He was cut open twice and risked paralysis for self-experimentation. His vision of 'evil machines' could redefine the meaning of technophobia. Critics say he relentlessly self-publicises at any given opportunity. Is Kevin Warwick a visionary cyborg, or just an overexposed cybore? Viviane Li investigates.
I cannot think of another living scientist with as contradictory a public image as Kevin Warwick, Professor of Cybernetics at the University of Reading. On one hand he has many academic accolades, such as The Future of Health Technology Award from MIT (Massachusetts Institute of Technology). On the other hand he is ridiculed as an attention-seeking quack scientist.
Warwick acquired international fame as the world's first cyborg when he had a microchip implanted into his arm in 1998. He went even further four years later with Cyborg 2: he had a hundred microelectrodes pneumatically hammered into his nerve to investigate two-way communication between technology and the nervous system.
Unusual for a scientist, he has no hangups about self-experimentation. "Going back to the first implant, I realised there was a possibility that something could go wrong, and if it did go wrong with me, alright it was my fault. But for one of the researchers... I just couldn't live with that. Maybe it's a personal ethical thing. I am driving it forwards, so I take the blame. But then when it came to the second implant, having experienced the first, I enjoyed it. It was good fun. It worked and it opened my mind as to where we could go to next."
Warwick identifies the pioneering spirit as his driving force, which necessarily incurs risks. He first thought objectively about the brain and mental processes at the age of eight, when his father developed a fear of open spaces. This was cured by neural surgery, which incidentally changed his dad into quite a good snooker player. Yet as a schoolboy, he did not enjoy science because of the unquestionable nature of its teaching. He worked for British Telecom for six years, before reading Electrical and Electronic Engineering at Aston University at 22. A PhD at Imperial College was followed by academic posts at Oxford, Newcastle and Warwick Universities. He gained his professorship at Reading in 1988, at the age of 32.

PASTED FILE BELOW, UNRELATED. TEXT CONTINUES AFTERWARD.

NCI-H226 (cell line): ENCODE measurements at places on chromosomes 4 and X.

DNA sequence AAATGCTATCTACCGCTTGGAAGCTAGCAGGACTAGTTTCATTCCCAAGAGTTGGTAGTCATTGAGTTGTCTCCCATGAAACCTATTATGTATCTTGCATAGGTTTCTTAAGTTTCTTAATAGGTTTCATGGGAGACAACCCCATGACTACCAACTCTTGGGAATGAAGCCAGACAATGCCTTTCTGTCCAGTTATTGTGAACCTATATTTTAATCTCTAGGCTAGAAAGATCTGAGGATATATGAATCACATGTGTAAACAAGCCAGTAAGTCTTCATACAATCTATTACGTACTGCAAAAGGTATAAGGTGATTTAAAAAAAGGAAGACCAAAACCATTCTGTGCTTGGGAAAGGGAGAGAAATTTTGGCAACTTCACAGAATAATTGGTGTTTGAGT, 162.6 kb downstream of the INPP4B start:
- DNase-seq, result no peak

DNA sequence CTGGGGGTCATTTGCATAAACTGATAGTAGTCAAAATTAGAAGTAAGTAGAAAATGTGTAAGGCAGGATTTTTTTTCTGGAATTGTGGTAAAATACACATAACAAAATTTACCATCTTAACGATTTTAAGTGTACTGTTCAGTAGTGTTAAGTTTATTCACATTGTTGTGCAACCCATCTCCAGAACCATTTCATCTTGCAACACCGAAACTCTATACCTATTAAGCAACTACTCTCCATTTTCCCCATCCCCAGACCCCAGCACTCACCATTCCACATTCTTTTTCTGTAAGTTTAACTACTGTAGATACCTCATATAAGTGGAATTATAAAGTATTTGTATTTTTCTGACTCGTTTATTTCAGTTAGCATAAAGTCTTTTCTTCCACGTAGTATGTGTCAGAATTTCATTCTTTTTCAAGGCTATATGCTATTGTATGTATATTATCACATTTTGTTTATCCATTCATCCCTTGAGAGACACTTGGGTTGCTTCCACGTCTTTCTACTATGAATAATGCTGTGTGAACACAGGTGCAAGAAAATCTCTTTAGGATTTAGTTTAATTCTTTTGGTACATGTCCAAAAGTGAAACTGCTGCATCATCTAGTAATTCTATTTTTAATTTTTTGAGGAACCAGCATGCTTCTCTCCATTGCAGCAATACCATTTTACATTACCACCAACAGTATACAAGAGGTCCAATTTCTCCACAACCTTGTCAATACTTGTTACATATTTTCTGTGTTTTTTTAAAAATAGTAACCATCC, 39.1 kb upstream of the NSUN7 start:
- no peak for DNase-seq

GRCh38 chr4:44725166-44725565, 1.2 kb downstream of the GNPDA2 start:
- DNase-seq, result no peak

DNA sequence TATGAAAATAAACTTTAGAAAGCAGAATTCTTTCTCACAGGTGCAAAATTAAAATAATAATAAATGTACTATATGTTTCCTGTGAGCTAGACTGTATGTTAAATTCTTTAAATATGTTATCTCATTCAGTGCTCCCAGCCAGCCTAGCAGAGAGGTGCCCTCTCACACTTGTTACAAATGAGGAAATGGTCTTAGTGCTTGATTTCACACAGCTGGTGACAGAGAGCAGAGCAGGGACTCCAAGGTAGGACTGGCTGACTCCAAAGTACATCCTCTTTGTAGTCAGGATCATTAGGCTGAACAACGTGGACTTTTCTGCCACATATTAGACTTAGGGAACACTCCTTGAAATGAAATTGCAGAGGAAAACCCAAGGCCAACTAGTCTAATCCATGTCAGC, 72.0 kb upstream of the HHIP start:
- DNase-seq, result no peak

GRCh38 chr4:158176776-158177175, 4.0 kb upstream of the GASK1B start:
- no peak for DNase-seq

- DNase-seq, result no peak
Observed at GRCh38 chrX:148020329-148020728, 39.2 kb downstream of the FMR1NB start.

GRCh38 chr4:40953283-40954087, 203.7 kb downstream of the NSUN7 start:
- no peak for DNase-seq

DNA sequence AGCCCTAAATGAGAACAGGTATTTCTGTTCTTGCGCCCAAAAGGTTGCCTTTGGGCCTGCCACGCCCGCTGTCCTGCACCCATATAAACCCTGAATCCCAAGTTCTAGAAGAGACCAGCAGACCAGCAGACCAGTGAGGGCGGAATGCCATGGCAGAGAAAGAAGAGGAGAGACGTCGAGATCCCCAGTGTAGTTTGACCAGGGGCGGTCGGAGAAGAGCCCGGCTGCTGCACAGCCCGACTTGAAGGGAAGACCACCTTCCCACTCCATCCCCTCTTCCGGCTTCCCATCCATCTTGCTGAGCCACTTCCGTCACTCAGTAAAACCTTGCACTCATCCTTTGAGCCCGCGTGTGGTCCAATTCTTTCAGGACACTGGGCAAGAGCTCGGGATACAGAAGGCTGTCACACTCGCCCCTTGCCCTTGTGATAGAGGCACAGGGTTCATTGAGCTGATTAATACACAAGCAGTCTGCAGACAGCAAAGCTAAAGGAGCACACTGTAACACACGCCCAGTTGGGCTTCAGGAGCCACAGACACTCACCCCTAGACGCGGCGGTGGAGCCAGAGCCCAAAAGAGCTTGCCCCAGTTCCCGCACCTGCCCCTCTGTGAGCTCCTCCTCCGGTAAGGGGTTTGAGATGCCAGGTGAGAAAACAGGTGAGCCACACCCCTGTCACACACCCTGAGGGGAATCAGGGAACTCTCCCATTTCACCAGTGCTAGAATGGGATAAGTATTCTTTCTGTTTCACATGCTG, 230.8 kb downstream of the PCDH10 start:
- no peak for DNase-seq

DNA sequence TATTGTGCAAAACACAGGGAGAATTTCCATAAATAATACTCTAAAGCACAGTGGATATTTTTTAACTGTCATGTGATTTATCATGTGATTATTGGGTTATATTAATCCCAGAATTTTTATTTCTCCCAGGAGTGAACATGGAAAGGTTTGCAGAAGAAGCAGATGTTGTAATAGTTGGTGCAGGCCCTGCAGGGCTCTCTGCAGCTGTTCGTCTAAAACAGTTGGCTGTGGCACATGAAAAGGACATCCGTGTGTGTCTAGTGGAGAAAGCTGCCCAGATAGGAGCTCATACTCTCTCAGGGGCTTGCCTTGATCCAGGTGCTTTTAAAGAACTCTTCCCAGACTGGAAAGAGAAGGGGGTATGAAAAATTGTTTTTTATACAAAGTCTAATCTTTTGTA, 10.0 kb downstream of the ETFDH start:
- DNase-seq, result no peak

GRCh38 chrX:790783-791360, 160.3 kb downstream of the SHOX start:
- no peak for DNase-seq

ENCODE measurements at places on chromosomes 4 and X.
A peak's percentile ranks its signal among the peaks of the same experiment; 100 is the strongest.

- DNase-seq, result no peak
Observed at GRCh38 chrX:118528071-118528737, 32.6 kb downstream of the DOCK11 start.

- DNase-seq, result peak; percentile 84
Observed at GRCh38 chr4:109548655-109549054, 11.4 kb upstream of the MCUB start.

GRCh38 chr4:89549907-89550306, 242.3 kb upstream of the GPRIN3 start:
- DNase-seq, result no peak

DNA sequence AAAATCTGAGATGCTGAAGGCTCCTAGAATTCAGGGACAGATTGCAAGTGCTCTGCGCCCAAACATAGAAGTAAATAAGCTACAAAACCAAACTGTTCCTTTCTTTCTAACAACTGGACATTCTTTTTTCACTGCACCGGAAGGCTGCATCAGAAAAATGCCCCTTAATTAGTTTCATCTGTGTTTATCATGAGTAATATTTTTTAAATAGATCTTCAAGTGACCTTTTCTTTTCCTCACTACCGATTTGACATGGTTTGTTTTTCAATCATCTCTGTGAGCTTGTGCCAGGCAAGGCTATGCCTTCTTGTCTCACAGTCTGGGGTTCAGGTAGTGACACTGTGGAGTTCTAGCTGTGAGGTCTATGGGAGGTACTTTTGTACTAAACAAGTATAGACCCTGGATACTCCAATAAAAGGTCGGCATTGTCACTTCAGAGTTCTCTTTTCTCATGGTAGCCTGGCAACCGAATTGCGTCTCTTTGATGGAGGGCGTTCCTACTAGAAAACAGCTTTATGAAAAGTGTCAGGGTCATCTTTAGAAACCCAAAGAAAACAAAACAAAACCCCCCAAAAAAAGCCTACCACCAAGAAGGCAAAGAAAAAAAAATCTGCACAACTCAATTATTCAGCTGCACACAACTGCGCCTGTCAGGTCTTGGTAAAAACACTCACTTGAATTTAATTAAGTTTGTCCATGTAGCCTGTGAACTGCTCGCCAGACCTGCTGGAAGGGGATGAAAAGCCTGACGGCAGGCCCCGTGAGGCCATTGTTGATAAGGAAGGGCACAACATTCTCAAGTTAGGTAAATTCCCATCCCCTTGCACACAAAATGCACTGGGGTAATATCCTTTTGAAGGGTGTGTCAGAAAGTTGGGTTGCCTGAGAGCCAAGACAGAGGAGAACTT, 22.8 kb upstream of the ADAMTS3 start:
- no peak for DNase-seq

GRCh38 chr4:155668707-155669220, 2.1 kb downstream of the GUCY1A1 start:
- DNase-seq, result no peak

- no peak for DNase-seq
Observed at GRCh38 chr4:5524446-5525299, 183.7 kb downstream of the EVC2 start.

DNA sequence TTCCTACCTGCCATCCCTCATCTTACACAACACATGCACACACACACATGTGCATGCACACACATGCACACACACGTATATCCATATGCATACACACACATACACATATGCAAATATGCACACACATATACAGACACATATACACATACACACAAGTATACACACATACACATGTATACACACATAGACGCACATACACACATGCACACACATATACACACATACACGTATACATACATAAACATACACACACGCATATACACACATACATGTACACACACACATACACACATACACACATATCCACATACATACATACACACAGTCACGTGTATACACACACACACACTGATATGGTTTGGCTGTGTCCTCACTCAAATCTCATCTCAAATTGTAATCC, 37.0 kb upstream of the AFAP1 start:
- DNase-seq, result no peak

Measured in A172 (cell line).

A supporter of 'strong AI' (the prediction that machines will become more intelligent than humans), Warwick foresees a potentially grim future. "I think if it learns and adapts, whether it's a machine or animal, it opens up possibilities of going outside the bounds that you set on it... [that's] why machines will take over, because we're taking a lot of the negative aspects of human kind as the initial seeds for machines, in military, in finance, and sprinkling in a bit of learning." He warns against judging computers on human terms. For example, in asking whether computers are conscious may be wholly irrelevant. "In a battlefield scenario... here's a cruise missile [with an on-board computer programmed to destroy targets] coming to blow you up, [saying] 'you are not conscious you can't hurt me' is not going to have any effect whatsoever."
No stranger to bad press, Warwick believes a combination of incidents in 2000 led to heightened criticisms – his appearance on the cover of Wired magazine, and presenting the Royal Institution Christmas Lectures both caused jealousy. "I know another group had been campaigning for a number of years to get the christmas lectures in the area of robotics and artificial intelligence. But then it was me that was offered it, and I think they were not [happy], having done quite a bit of work to try and get [it]."